Book - Evolution and Genetics 1

From Embryology

Morgan (1925) Evolution and Genetics: 1 Different Kinds of Evolution | 2 Four Great Historical Speculations | 3 Evidence for Organic Evolution | 4 Materials of Evolution | 5 Mendel's Two Laws of Heredity | 6 Chromosomes and Mendel’s Two Laws | 7 Linkage Groups and the Chromosomes | 8 Sex-Linked Inheritance | 9 Crossing-over | 10 Natural Selection and Evolution | 11 Origin of Species by Natural Selection | 12 Non-Inheritance of Acquired Characters | 13 Human Inheritance | Figures

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Pages where the terms "Historic Textbook" and "Historic Embryology" appear on this site, and sections within pages where this disclaimer appears, indicate that the content and scientific understanding are specific to the time of publication. This means that while some scientific descriptions are still accurate, the terminology and interpretation of the developmental mechanisms reflect the understanding at the time of original publication and those of the preceding periods, these terms and interpretations may not reflect our current scientific understanding.     (More? Embryology History | Historic Embryology Papers)

Chapter I Different Kinds of Evolution

We use the word evolution in many ways — to include many different kinds of changes. There is hardly any other scientific term that is used so carelessly — to imply so much, to mean so little.


We speak of the evolution of the stars, of the evolution of the horse, of the evolution of the steam engine, as though they were all part of the same process. What have they in common? Only this, that each concerns itself with the history of something. When the astronomer thinks of the evolution of the earth, the moon, the sun and the stars, he has a picture of diffuse matter that has slowly condensed. With condensation came heat; with heat, action and reaction within the mass until the chemical substances that we know today were produced. This is the nebular hypothesis of the astronomer. The astronomer explains, or tries to explain, how this evolution took place, by an appeal to the physical processes that have been worked out in the laboratory, processes which he thinks have existed through all the eons during which this evolution was going on and which were its immediate causes.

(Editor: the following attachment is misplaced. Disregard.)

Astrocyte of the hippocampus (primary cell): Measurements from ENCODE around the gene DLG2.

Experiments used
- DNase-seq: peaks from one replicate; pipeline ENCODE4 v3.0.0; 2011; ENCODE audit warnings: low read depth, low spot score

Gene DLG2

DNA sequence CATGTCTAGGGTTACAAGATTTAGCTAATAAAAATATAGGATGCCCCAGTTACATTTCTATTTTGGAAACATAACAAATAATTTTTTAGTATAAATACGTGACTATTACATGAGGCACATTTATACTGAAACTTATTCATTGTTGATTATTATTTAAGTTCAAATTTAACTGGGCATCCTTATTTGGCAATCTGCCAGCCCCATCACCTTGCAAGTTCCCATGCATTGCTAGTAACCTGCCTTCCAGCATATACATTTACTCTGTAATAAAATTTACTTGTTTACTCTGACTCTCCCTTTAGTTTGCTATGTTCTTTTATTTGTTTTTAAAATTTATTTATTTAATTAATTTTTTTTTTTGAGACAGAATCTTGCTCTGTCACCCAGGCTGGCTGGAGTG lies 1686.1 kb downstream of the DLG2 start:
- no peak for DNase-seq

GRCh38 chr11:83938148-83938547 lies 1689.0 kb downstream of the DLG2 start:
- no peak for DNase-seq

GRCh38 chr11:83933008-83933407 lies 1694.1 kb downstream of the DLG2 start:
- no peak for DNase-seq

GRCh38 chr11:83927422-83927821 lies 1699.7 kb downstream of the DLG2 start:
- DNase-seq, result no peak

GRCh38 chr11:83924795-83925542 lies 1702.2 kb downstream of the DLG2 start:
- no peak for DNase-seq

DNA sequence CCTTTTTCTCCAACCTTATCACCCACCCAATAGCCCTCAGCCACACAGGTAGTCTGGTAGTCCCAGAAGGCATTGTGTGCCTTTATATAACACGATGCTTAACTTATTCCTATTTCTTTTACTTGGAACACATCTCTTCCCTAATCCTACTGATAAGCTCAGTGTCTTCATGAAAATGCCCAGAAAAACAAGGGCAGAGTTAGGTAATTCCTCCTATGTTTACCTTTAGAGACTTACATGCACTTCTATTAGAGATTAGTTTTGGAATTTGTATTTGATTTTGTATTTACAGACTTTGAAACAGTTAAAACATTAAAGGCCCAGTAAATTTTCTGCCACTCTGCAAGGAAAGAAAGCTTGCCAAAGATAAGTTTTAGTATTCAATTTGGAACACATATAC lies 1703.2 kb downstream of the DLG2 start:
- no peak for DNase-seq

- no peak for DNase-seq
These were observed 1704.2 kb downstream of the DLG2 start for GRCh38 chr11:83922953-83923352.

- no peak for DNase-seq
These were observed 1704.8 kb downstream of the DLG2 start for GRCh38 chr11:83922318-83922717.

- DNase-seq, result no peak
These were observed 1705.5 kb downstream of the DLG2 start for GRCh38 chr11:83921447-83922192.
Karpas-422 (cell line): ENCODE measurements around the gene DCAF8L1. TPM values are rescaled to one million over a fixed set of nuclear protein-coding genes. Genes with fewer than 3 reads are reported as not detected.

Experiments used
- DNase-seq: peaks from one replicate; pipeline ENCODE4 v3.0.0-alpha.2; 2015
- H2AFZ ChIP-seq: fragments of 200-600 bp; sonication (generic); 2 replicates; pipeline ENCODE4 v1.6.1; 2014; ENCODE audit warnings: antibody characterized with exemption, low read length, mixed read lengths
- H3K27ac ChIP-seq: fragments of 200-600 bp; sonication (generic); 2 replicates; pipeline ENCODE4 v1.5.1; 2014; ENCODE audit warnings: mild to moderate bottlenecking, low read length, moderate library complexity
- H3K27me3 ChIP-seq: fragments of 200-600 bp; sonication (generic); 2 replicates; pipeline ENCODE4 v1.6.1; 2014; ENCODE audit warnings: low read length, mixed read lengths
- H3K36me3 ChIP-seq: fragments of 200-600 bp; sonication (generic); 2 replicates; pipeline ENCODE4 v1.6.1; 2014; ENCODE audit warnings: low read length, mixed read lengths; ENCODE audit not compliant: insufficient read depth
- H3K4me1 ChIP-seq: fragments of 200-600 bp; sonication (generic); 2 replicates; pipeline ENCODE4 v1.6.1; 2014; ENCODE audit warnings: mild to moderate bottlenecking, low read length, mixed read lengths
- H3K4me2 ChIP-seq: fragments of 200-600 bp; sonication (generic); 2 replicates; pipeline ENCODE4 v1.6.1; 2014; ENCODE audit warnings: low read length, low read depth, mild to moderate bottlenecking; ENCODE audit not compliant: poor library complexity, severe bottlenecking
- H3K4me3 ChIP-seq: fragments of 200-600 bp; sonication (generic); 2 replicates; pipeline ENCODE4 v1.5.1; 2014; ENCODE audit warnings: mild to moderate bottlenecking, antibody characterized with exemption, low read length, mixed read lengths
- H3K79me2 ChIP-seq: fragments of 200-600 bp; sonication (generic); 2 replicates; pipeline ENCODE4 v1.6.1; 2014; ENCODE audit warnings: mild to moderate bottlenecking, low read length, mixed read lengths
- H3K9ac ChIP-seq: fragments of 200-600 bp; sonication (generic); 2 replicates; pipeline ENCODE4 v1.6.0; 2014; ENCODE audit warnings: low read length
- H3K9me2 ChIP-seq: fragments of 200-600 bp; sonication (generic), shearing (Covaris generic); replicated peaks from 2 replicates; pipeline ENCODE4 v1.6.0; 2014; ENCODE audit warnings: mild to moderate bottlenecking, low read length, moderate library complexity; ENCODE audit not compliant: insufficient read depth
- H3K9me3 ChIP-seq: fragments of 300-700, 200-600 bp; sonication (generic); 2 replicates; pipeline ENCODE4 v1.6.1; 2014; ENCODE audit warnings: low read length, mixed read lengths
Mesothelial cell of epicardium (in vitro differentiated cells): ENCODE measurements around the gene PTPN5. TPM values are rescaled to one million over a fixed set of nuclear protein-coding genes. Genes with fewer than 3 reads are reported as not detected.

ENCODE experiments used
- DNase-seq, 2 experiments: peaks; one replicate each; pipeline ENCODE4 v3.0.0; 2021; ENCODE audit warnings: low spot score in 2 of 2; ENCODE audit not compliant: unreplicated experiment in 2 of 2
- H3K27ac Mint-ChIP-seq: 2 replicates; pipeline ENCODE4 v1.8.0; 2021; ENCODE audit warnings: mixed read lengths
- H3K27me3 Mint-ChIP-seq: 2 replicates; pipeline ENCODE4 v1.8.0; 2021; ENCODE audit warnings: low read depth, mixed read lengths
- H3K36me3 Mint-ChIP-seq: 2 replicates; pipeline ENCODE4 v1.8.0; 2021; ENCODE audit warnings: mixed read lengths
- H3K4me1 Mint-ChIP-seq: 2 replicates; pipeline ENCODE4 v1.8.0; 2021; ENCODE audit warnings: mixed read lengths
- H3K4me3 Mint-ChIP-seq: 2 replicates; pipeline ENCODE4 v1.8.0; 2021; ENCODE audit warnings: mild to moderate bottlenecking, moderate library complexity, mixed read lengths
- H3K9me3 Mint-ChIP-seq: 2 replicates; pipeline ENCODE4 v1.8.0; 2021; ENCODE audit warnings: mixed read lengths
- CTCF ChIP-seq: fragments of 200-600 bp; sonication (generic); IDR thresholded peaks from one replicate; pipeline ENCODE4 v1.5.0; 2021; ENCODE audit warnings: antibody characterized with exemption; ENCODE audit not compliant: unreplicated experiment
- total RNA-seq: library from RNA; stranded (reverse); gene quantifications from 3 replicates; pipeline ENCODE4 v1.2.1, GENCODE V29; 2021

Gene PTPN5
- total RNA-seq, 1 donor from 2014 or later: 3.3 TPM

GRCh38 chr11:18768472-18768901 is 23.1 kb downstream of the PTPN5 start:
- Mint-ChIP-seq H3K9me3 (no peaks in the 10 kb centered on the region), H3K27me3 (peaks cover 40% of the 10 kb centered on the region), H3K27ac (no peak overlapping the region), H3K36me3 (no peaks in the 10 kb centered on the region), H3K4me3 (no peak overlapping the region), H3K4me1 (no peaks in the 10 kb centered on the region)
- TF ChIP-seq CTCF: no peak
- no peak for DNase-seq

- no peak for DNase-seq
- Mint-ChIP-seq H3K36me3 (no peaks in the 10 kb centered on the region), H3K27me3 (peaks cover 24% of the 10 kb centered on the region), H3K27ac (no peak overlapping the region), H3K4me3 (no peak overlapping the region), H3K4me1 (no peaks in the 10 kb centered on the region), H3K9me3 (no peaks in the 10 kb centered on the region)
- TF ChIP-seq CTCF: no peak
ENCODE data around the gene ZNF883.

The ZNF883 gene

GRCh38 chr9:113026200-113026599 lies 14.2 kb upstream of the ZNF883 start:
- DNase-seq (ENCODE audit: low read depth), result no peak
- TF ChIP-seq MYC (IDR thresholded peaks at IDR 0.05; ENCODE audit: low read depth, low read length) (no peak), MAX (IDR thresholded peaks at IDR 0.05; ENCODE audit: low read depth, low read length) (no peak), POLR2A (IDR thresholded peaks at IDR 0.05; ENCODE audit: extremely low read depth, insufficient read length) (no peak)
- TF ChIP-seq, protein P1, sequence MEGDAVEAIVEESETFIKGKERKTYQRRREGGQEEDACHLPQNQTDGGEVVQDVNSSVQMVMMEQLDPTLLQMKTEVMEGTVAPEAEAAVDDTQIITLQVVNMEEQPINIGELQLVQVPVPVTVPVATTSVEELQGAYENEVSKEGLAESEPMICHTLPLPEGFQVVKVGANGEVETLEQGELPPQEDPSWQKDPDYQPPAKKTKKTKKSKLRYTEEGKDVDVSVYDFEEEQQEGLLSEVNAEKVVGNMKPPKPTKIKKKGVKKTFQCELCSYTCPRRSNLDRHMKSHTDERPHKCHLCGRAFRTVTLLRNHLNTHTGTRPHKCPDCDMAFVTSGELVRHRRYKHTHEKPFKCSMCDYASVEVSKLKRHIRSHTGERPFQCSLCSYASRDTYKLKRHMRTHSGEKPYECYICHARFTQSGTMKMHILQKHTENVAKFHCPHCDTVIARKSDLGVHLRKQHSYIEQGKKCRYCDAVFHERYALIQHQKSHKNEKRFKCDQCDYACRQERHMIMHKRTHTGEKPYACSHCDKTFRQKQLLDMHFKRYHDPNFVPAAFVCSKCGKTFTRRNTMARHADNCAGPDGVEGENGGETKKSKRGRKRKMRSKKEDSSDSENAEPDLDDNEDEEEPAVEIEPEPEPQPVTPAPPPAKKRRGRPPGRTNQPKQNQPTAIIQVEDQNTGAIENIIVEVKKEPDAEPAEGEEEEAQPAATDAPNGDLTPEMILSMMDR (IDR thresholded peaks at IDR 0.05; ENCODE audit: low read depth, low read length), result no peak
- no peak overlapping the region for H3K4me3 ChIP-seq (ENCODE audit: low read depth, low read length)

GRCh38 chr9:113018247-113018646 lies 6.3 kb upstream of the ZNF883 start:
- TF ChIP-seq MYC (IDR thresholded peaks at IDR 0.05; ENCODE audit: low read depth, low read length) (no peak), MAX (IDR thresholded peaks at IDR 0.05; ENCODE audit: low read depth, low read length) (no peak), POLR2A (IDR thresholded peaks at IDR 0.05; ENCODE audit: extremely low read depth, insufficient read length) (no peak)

When the biologist thinks of the evolution of animals and plants, a different picture presents itself. He thinks of series of animals that have lived in the past (fig. 1) whose bones and shells have been preserved in the rocks (fig. 2) . He thinks of these animals as having in the past given birth, through an unbroken succession of individuals, to the living inhabitants of the earth today. He thinks that some of the simpler types of the past have in part changed over into the more complex forms of the present time.

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Fig. 1. Outline of horses of different geological periods, showing their relative sizes and the decrease in the number of toes. (After Lull.)

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Fig. 2. Forefeet of horses, showing the progressive loss of the lateral toes. (After Marsh, from Lull.)

He is thinking as the historian thinks, but he runs the risk of thinking that he is explaining evolution when he is only describing it.